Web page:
Proposal preview

The Euromarket and the origins of the financial globalisation, 1957~1973

The late twentieth century witnessed the re-emergence of global finance that transcended nation-states. The manifestation of ‘capital’ in waves of globalisation was the transnational network of finance that encouraged cross-border capital movements. While the increased interdependence of domestic financial market challenged economic ‘sovereignty’ of national governments, they also sought to capitalise the resurrection of finance. Simultaneously, the globalisation of finance accompanied the increased role of international organisations such as the Bank for International Settlements and the rise of market participants in setting rules and standards concerning the operations of financial activities – the governance of global finance. And this system eroded the ‘embedded liberalism’ of the Bretton Woods system, a compromise to retain the advantages of the free market system and grant autonomy to national governments for welfare state domestic policies.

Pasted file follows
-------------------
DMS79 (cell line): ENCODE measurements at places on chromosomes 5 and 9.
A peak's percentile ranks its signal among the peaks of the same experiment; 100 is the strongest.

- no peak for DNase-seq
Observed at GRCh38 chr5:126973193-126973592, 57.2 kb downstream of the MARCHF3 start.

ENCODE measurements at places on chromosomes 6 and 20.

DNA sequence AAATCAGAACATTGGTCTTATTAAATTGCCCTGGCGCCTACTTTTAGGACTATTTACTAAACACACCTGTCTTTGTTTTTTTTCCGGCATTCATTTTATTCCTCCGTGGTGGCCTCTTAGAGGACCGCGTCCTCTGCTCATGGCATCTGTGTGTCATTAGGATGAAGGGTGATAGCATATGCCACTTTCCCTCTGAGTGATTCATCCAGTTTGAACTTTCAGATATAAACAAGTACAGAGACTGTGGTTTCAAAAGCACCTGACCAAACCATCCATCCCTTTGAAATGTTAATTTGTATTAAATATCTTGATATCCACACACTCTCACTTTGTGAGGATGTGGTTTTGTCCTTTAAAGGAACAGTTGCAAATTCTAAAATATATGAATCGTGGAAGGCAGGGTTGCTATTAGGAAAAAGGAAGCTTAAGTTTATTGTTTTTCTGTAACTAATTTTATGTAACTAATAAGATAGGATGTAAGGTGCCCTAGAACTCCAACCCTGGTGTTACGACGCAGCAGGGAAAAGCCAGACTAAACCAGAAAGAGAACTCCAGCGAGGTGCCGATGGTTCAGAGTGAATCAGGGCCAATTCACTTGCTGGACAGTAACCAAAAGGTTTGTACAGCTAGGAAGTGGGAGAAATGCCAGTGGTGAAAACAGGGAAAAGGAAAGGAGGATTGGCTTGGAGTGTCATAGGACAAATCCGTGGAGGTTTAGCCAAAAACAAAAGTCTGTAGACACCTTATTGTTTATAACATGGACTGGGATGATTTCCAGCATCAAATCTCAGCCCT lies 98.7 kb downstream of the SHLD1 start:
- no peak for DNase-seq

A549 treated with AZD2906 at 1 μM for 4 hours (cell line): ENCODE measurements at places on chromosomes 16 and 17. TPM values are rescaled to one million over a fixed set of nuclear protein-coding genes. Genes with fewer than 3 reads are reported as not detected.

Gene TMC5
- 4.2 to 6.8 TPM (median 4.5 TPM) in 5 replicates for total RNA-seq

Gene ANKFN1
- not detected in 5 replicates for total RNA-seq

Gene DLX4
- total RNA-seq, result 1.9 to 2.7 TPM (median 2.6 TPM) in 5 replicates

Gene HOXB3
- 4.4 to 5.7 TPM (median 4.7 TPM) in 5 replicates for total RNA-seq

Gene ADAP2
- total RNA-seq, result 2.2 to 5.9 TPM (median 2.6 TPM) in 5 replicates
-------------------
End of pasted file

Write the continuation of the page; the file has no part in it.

The Euromarket locates at the intersection of these multi-faceted features of the global finance during the Bretton Woods system. The offshore market for U.S. dollars in different maturities whose emergence has been regarded ‘a quirk of history’ is inextricably linked with various public and private actors, national governments, and international organisations. It was a by-product of the U.S. Regulation Q, government control on capital flows, and the Cold War rivalry between the U.S. and the Soviet Union, from which innovative bankers exploited new business opportunities. Also, the misnomer ‘Eurodollar’ already indicates its transnational features. From this market, the City of London resurrected as the international financial centre in the 1960s. International bankers even from Communist countries introduced financial products in various maturities of Eurodollars which brought about the spatial and temporal transformation in the world of finance. The market for offshore finance and the integration of less-developed countries in the transnational network of finance that the Euromarket came to establish were reinforced by the Asian Dollar Market in 1969 and the recycling of petrodollars by international bankers after the oil crisis of 1973. Despite continued concerns about its destabilising effect on domestic monetary policy and speculation and corresponding efforts by monetary authorities to contain them, the new market led and symbolised the globalisation of finance, not to mention the destabilisation of the Bretton Woods system.